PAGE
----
cassandra.m.harris, August 17, 2012 (view all comments by cassandra.m.harris)
This was an AMAZING book! I love Stephen King and his ability to make you feel like your actually in the book with the characters. The fact that the main character was being continuously tortured and held captive by a lunatic made the book and the events which occurred even more pronounced and amazing!
Throughout this book I drug my feet (oh so thankful they were both still hanging on my ankles), cringing, in what was to me the ultimate in horror, not only in the physical entrapment of being incapacitated, in horrendous pain, and at the mercy of the most insidious psychopath who could implement any type of torture she could conjure, any time of day or night as her victim, the reader as author, lies helpless in her guest bed.
The gradual but relentlessly growing awareness that Annie Wilkes was not a caring, sane woman, that she was a very very Evil Samaritan, that she was indeed psychologically challenged to the bottom of her putrid soul ... the gradation of that insidiously seeping, flickering awareness of Annie Wilkes's twisted ebony heart was true horror. I don't recall ever reading the development of psychosis in a character being accomplished so clearly, so chillingly realistically.
This may be King's most symbolic, significant novel.
Throughout the book I wondered, is this what it would feel like to be a famous author, a creative soul trapped by the tastes of fans? One of the worst spiritual imprisonments would be to become known, loved, and sought after for a certain quality in a product, then be held hostage to that quality, to be compelled to continue to recreate, regurgitate that quality forever and forever with no hope for an amen, with no hope to ever take a tangent or get a new lease on writing.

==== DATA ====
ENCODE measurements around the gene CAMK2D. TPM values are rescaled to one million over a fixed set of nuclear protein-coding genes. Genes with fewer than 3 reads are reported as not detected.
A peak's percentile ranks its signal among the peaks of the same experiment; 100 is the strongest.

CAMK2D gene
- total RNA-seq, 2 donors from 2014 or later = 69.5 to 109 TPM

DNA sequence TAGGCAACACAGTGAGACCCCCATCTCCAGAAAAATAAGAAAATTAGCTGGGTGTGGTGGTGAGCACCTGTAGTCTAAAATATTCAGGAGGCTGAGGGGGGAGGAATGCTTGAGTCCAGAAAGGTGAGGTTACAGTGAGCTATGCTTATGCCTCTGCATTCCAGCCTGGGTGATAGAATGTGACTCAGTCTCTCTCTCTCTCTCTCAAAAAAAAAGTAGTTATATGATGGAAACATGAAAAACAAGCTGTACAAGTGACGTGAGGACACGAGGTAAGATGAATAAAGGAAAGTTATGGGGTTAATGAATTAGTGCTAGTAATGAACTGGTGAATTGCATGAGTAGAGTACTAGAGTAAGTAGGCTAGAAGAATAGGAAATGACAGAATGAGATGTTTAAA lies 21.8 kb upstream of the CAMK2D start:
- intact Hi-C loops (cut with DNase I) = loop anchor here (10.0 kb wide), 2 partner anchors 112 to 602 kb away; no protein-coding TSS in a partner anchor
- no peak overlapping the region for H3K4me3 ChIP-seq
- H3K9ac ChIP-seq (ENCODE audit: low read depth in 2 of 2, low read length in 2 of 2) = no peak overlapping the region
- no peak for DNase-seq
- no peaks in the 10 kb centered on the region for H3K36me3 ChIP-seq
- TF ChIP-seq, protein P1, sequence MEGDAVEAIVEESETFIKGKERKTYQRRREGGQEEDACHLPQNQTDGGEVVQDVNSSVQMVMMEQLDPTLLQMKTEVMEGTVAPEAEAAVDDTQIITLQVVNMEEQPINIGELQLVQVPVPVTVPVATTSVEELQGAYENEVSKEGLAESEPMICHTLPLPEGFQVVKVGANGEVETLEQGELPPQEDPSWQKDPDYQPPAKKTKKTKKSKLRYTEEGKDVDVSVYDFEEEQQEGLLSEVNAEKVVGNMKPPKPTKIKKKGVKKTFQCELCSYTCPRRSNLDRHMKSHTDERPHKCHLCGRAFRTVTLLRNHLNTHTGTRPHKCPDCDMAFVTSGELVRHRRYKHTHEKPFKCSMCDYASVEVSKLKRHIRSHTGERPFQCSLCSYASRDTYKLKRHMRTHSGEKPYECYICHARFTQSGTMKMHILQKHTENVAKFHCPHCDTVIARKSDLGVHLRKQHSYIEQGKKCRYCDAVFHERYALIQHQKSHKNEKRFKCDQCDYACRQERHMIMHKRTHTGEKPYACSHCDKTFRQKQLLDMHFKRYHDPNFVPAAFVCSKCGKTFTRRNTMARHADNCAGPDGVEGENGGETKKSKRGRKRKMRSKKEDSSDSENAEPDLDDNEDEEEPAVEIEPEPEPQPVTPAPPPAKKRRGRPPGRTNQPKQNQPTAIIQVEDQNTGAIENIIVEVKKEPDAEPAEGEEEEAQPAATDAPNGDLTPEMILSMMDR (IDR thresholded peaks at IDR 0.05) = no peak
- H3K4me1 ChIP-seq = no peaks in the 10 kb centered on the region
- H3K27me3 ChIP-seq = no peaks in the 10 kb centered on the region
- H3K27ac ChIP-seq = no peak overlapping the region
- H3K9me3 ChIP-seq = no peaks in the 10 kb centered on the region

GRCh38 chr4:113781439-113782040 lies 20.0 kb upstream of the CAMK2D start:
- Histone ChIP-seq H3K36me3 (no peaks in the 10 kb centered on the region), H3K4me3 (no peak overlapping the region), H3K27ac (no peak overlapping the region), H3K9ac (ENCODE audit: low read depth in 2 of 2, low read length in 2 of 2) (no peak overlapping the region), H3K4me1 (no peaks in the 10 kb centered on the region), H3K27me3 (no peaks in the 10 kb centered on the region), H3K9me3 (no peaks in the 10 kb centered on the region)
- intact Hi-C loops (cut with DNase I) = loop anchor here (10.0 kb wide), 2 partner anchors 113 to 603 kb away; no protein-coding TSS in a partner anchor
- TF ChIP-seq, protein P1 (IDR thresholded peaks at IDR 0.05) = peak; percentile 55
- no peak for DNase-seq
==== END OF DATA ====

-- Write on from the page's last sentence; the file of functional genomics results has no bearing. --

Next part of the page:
"I'm your Number One Fan." Each time Annie Wilkes said this, my hair would have stood on end if it weren't so thin, limp, and lacking, if I hadn't already pulled it all out in the first couple chapters of the book.
If anyone understands the very essence of misery, it's Stephen King. If anyone can impart the ultimate in that feeling in a novel, it's King. Man, oh man, he did it. Her put misery on the bookshelves for keeps.
Was this comment helpful? | Yes | No (10 of 14 readers found this comment helpful)
Signet Book -
by Jordan G.,
Of course, Misery the movie is fabulous; Kathy Bates can do no wrong. But in the book, every brutal aspect of Annie Wilkes's psychopathy and horror are just a little more, to quote the book, "oogy." You'll be surprised by what this gosh-darn sweet lady can do to all the "dirty birds" she meets. Two words: farm equipment.
by Jordan G.
by Washington Post,
"Terrifying...In addition to being able to scare the reader breathless, King says a tremendous amount about writing itself. We delight in his virtuosity."
by USA Today,
"King's best...genuinely scary."
by Boston Globe,
"Classic King...full of twists and turns and mounting suspense."
Paul Sheldon. He's a bestselling novelist who has finally met his biggest fan. Her name is Annie Wilkes and she is more than a rabid reader — she is Paul's nurse, tending his shattered body after an automobile accident. But she is also his captor, keeping him prisoner in her isolated house.
Can a best-selling author escape from a psychotic nurse who wants him to respect her favorite literary character?
Powell's City of Books is an independent bookstore in Portland, Oregon, that fills a whole city block with more than a million new, used, and out of print books. Shop those shelves — plus literally millions more books, DVDs, and eBooks — here at Powells.com.